Given the atrocious events of 1945, I suspect that the Japanese people might have a different answer to this question than Americans.  Think about it.

Not sure what you mean. Do you mean that had Japan been a democracy and thus the common people had had the right to vote, their aggression pre- and in WWII might not have happened?

And for that matter what about the atrocious events of 1937-1941?

In a democracy, voting should be a mandate.

Suffrage should be a universal right in all states for all residents of the age of 18 or older and in the case of convicted felons, after having served their mandated sentences they should be permitted to be restored to civil rights and be allowed to vote.   

A review of definitions:

Right 1) n. an entitlement to something, whether to concepts like justice and due process, or to ownership of property or some interest in property, real or personal. These rights include various freedoms, protection against interference with enjoyment of life and property, civil rights enjoyed by citizens such as voting and access to the courts, natural rights accepted by civilized societies, human rights to protect people throughout the world from terror, torture, barbaric practices and deprivation of civil rights and profit from their labor, and such American constitutional guarantees as the right to freedoms of speech, press, religion, assembly and petition. 2) adj. just, fair, correct. (See: civil rights, marital rights)


2) PRIVILEGE, rights. This word, taken its active sense, is a particular law, or a particular disposition of the law, which grants certain special prerogatives to some persons, contrary to common right. In its passive sense, it is the same prerogative granted by the same particular law.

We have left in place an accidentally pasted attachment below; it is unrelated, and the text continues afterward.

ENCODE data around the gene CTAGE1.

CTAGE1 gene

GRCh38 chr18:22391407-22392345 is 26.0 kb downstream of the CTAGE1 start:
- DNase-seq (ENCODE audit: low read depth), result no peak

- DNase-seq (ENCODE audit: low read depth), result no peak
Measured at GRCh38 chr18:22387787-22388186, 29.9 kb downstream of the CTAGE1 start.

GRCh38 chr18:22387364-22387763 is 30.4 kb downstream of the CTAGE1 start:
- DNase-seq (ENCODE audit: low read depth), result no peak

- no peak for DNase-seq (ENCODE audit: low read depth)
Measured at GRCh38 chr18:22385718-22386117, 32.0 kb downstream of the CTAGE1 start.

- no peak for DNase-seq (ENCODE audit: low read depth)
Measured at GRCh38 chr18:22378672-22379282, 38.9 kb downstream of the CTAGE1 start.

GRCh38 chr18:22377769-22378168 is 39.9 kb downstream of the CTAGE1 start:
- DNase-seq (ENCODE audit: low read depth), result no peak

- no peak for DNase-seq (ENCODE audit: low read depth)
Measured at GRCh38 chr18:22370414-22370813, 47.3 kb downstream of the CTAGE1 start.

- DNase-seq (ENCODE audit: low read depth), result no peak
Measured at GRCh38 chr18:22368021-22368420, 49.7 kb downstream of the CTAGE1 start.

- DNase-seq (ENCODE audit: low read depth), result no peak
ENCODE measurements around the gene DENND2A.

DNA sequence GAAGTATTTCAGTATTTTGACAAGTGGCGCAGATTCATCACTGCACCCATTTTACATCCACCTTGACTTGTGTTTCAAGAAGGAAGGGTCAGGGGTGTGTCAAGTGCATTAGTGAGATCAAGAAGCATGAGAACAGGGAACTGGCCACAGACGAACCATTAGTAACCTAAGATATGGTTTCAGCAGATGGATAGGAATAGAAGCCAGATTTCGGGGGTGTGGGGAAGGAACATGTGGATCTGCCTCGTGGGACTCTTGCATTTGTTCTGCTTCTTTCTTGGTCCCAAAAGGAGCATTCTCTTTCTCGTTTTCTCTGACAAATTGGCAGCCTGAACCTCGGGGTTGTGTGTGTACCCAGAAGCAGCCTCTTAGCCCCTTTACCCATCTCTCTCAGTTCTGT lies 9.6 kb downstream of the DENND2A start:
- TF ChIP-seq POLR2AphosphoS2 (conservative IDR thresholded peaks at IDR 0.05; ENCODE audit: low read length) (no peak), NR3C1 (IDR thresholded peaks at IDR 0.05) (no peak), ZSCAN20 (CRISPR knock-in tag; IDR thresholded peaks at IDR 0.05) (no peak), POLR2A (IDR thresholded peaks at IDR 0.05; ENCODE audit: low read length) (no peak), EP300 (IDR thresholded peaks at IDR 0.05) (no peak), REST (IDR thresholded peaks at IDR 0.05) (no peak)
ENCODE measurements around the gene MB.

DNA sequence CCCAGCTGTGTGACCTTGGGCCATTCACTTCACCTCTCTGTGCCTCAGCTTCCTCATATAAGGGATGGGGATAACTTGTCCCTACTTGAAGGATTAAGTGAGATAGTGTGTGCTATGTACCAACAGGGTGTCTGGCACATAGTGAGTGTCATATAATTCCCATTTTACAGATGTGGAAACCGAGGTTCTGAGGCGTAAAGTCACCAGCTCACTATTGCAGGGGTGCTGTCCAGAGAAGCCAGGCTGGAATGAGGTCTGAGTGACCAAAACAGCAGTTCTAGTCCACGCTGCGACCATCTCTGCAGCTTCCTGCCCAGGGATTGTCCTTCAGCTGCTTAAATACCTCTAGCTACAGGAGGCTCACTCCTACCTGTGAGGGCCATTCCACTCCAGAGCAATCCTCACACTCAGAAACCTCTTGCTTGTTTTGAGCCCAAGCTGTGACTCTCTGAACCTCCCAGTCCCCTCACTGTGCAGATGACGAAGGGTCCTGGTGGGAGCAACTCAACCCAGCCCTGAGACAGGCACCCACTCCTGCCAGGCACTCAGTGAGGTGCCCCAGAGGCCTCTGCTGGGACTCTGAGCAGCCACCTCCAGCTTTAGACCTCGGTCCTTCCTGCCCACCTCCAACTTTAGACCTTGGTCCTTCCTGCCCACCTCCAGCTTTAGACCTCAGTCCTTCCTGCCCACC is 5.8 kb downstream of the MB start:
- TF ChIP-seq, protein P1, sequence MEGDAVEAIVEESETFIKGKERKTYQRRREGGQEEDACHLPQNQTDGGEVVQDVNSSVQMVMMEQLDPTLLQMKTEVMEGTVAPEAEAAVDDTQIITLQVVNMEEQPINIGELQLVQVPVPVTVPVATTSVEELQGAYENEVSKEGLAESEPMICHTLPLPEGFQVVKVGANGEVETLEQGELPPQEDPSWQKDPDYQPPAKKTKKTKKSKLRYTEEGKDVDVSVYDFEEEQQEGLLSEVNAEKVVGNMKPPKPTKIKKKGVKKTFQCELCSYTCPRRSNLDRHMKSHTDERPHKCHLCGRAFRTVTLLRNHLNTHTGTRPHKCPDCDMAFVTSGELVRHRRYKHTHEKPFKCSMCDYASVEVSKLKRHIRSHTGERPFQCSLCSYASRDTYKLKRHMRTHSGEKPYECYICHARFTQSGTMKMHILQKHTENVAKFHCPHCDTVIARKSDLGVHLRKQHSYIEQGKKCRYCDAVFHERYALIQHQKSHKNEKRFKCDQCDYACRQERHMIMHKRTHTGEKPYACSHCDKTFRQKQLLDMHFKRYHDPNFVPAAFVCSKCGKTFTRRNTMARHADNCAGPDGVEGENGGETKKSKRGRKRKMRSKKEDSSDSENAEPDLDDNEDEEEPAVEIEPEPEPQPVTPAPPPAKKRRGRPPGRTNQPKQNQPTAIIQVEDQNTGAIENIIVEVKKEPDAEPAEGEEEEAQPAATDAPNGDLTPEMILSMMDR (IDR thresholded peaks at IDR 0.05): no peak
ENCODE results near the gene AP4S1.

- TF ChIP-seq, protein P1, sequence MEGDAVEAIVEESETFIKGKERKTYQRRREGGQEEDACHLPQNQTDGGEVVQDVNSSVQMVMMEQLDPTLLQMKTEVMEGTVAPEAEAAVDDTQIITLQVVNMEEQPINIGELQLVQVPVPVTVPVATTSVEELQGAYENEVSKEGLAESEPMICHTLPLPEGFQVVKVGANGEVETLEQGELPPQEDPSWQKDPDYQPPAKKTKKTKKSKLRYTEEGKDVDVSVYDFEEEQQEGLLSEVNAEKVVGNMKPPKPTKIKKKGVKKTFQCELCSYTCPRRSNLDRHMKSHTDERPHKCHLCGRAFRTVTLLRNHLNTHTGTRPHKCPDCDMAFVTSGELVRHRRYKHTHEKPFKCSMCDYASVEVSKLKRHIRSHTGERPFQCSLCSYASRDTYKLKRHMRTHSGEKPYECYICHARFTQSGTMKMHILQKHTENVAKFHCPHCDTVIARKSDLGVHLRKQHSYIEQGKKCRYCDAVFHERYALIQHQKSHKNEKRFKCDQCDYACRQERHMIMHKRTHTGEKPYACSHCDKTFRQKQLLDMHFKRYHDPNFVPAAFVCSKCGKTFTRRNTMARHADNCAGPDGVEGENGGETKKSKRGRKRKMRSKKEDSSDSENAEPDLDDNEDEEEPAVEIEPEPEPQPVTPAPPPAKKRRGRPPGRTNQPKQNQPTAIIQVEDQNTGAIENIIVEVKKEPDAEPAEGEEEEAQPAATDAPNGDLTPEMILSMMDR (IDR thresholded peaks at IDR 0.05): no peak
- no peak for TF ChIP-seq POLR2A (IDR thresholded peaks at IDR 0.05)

2. Examples of privilege may be found in all systems of law; members of congress and of the several legislatures, during a certain time, parties and witnesses while attending court; and coming to and returning from the same; electors, while going to the election, remaining on the ground, or returning from the same, are all privileged from arrest, except for treason, felony or breach of the peace.
     3. Privileges from arrest for civil cases are either general and absolute, or limited and qualified as to time or place.
     4.-1. In the first class may be mentioned ambassadors, and their servants, when the debt or duty has been contracted by the latter since they entered into the service of such ambassador; insolvent debtors duly discharged under the insolvent laws; in some places, as in Pennsylvania, women for any debt by them contracted; and in general, executors and administrators, when sued in their representative character, though they have been held to bail. 2 Binn. 440.
     5.-2. In the latter class may be placed, 1st. Members of congress this privilege is strictly personal, and is not only his own, or that of his constituent, but also that of the house of which he is a member, which every man is bound to know, and must take notice of. Jeff. Man. Sec. 3; 2 Wils. R. 151; Com. Dig. Parliament, D. 17. The time during which the privilege extends includes all the period of the session of congress, and a reasonable time for going to, and returning from the seat of government. Jeff. Man. Sec. 3; Story, Const. Sec. 856 to 862; 1 Kent, Com. 221; 1 Dall. R. 296. The same privilege is extended to the members of the different state legislatures.
     6.-2d. Electors under the constitution and laws of the United States, or of any state, are protected from arrest for any civil cause, or for any crime except treason, felony, or a breach of the peace, eundo, morando, et redeundo, that is, going to, staying at, or returning from the election.
     7.-3d. Militia men, while engaged in the performance of military duty, under the laws, and eundo, morando et redeundo.
     8.-4th. All persons who, either necessarily or of right are attending any court or forum of justice, whether as judge, juror, party interested or witness, and eundo, morando et redeundo. See 6 Mass. R, 245; 4 Dall. R. 329, 487; 2 John. R. 294; 1 South. R. 366; 11 Mass. R. 11; 3 Cowen, R. 381; 1 Pet. C. C. R. 41.
     9. Ambassadors are wholly exempt from arrest for civil or criminal cases.
     Vide Ambassador. See, generally, Bac. Ab. h.t.; 2 Rolle's Ab. 272; 2 Lilly's Reg. 369; Brownl. 15; 13 Mass. R. 288; 1 Binn. R. 77; 1 H. Bl. 686; Bouv. Inst. Index, h.t.